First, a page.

Elizabeth Feltman died as she would have wished — after a good lunch, and in the penthouse suite of one of the most costly pieces of real estate on Britain's south-west coastline. The windows of her luxury apartments looked out over the palm trees of Torquay, jewel of the English Riviera and the UK's most expensive and exclusive holiday and retirement resort.
Torbay Court, a period block of luxury flats in the most elegant part of town had been left to Mrs Feltman by her father. Now she lived with her husband Carl, 67 and her 37-year-old son, Christopher, in a spacious penthouse, worth millions. The whole building was probably worth over $5 million, according to Carl and Christopher, who were desperate for Mrs Feltman to sell the place to finance a failed construction company, but for months she had refused. Now, it seemed, Elizabeth Feltman had changed her mind. On a warm June afternoon in 1999 she had obligingly killed herself. Carl and Christopher were obviously shattered with grief. But the fact that their money worries were presumably now over was at least a slight consolation.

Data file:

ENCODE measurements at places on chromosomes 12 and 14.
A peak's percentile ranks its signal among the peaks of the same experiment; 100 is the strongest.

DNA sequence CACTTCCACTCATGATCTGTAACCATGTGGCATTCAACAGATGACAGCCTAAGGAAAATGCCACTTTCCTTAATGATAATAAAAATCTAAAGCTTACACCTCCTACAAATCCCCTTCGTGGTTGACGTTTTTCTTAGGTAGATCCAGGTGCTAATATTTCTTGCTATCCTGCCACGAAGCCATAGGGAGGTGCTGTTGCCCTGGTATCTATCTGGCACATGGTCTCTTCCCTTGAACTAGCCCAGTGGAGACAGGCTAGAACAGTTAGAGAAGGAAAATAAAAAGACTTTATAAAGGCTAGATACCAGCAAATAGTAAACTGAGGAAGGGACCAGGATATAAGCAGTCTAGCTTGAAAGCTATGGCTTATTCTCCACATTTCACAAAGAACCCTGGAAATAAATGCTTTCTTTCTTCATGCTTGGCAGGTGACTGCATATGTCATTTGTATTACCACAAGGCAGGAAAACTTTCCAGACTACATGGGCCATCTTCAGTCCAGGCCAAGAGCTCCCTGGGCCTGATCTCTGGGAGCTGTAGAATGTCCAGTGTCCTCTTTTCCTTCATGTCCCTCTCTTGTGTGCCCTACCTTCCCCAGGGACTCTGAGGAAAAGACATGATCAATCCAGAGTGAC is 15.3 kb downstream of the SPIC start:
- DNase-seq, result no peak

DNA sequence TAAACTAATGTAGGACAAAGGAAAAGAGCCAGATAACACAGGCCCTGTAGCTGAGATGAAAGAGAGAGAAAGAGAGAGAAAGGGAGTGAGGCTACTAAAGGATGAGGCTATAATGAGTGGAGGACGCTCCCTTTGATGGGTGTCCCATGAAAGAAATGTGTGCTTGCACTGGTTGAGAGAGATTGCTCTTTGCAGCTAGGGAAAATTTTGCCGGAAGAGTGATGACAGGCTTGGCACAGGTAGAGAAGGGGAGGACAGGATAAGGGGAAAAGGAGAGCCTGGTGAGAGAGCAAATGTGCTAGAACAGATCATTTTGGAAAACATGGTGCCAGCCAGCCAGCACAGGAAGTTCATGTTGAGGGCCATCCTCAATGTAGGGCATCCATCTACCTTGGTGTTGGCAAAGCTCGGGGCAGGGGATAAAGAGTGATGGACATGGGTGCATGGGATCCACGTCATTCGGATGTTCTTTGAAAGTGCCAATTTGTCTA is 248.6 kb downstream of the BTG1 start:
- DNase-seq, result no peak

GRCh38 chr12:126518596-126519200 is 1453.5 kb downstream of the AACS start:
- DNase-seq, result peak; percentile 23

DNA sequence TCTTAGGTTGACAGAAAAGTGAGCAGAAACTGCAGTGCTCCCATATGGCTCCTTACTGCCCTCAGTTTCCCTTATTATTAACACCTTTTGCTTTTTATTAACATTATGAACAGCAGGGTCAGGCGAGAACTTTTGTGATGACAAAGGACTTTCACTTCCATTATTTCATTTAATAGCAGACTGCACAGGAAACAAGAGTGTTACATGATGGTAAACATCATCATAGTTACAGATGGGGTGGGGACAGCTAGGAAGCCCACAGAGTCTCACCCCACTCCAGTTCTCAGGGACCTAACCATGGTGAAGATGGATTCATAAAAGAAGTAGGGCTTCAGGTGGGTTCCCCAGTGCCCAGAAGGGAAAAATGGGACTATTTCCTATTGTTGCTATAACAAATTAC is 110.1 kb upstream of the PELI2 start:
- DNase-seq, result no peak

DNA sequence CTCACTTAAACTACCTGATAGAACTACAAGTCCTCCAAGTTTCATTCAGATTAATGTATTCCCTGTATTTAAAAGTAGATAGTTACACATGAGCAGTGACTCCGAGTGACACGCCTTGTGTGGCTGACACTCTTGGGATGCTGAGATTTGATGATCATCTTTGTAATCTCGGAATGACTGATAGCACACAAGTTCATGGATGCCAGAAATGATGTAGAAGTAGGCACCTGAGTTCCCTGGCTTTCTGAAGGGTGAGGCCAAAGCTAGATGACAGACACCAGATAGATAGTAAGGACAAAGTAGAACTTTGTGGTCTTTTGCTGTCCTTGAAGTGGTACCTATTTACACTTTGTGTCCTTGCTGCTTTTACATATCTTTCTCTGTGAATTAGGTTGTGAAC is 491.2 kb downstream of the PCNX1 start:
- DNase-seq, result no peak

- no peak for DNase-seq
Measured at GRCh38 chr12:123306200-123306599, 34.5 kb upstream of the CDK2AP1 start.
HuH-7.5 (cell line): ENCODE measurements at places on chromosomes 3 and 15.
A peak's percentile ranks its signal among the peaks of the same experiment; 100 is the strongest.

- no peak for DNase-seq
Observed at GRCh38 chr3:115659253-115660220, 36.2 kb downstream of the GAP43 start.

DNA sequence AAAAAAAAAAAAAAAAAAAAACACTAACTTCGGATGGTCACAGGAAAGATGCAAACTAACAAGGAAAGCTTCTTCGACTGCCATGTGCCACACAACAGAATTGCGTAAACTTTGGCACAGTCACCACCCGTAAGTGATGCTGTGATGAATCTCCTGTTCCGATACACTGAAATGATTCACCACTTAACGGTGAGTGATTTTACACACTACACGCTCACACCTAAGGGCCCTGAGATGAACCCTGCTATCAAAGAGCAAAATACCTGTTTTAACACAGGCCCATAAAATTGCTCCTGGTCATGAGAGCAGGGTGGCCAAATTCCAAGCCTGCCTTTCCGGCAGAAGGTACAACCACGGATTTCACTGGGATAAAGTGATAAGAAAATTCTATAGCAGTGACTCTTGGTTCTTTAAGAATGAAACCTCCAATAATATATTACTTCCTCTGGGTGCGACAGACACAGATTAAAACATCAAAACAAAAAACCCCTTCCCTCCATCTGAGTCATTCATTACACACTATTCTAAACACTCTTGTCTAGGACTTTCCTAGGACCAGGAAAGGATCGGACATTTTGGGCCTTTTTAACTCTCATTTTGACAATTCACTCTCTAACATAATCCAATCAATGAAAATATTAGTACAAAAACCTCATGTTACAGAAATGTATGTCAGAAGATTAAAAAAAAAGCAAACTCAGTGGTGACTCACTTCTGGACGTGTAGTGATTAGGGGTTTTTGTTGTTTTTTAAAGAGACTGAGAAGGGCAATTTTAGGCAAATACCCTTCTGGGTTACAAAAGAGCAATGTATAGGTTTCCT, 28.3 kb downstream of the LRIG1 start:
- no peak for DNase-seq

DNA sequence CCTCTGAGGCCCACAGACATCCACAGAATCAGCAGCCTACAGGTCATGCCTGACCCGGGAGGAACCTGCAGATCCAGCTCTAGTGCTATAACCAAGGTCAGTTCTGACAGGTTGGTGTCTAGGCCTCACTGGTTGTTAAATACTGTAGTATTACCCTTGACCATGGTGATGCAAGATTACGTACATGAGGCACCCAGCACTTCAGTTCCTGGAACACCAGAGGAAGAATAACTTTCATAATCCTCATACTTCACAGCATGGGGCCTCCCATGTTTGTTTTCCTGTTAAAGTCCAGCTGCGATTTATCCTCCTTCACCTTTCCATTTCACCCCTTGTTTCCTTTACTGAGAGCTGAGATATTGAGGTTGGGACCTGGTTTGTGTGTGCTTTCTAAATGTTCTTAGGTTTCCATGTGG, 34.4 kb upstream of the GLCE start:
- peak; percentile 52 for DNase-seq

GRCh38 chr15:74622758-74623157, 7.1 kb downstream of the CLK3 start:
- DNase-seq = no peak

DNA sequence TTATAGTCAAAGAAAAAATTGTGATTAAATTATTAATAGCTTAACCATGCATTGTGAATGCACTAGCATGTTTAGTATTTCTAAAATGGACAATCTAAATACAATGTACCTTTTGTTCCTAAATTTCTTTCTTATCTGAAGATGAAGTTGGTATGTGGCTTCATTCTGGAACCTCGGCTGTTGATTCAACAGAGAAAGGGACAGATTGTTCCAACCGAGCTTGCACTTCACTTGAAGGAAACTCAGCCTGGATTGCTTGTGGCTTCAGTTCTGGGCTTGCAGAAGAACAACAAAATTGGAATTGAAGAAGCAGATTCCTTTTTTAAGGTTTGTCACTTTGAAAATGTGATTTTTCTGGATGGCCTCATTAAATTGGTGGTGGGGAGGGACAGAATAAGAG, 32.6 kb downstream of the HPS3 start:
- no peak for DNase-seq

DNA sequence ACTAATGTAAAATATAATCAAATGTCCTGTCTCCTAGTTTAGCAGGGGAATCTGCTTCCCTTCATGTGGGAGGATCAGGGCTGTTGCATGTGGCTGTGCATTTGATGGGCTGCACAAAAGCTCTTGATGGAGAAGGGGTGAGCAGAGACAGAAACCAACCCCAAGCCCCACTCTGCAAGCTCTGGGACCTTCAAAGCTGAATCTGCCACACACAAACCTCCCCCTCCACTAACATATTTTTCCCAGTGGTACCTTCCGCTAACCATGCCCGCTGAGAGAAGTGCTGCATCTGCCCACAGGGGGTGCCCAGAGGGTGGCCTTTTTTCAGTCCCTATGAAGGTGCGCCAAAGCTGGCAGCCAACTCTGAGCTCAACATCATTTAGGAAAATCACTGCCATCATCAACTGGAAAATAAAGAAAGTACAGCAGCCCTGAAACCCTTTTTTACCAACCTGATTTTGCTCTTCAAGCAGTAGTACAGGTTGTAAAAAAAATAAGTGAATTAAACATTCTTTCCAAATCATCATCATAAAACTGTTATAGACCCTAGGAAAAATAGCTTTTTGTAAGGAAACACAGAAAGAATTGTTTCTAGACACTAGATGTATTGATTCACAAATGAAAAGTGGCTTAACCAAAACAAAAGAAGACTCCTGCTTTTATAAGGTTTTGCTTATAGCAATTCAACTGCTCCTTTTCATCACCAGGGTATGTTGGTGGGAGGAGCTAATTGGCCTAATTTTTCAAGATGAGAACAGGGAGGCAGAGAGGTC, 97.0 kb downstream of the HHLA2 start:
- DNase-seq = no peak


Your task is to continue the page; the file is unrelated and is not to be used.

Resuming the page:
But what appeared to be a fairly routine tragedy quickly took on a new and sinister aspect when detectives moved into the penthouse suite to start their investigations. For although there were pills, drugs and even a revolver in the house, Mrs Feltman had chosen a bizarre and novel way of ending it all: she had set herself on fire. The blaze that apparently asphyxiated her had blackened the elegant white and gold sitting room and turned the white carpet on which she had fallen, a grubby brown around the body leaving a stark white outline when it was removed. It was this that alerted Detective Inspector John King that this was no innocent death. As he was later to tell a jury at Exeter Crown Court: "The outline showed that she was clutching a handkerchief to her face when she died. And why should she be holding it in that position unless she was frantically trying to stop herself inhaling the smoke?" Inspector King's suspicions increased with every new piece of evidence: Why hadn't the smoke alarms gone off? Why didn't Mrs Feltman call for help from a phone on a nearby table? Why didn't she escape on to a balcony about three steps away? And why were fires started in three separate places? Some of the questions were soon answered — a post-mortem examination showed that 58-year-old Mrs Feltman, ravaged with advanced cancer, had been drinking and taking sleeping pills shortly before she died. In her feeble physical state she had probably succumbed to the smoke and been unable to call for help or reach safety.